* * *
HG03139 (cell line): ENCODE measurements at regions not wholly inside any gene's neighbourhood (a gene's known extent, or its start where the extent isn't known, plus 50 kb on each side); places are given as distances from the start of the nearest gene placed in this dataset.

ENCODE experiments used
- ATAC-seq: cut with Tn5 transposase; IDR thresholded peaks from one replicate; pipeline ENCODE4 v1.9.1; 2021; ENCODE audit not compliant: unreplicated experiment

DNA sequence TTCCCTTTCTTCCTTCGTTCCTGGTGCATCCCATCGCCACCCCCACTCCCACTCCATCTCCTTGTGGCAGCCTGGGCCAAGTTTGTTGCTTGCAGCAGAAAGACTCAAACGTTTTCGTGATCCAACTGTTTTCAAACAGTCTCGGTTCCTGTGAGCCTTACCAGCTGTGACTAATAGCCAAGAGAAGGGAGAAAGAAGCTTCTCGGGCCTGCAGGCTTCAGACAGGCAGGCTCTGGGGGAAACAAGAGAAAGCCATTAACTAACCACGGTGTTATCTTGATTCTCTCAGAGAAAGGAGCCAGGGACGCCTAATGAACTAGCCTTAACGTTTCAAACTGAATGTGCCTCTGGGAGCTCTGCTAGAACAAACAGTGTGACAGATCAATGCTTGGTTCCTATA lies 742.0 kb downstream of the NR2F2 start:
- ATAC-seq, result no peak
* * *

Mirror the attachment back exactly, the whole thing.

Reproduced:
HG03139 (cell line): ENCODE measurements at regions not wholly inside any gene's neighbourhood (a gene's known extent, or its start where the extent isn't known, plus 50 kb on each side); places are given as distances from the start of the nearest gene placed in this dataset.

ENCODE experiments used
- ATAC-seq: cut with Tn5 transposase; IDR thresholded peaks from one replicate; pipeline ENCODE4 v1.9.1; 2021; ENCODE audit not compliant: unreplicated experiment

DNA sequence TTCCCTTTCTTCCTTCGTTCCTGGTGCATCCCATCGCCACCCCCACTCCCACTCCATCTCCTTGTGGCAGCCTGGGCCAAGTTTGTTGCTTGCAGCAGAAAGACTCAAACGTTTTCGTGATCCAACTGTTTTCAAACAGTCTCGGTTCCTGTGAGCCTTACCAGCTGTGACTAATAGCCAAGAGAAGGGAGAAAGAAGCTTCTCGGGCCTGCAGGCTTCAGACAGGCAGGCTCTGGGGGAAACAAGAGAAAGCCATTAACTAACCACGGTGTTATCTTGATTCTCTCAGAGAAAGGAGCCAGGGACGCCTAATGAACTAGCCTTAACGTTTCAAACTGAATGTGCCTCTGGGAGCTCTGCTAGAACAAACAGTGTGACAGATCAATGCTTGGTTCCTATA lies 742.0 kb downstream of the NR2F2 start:
- ATAC-seq, result no peak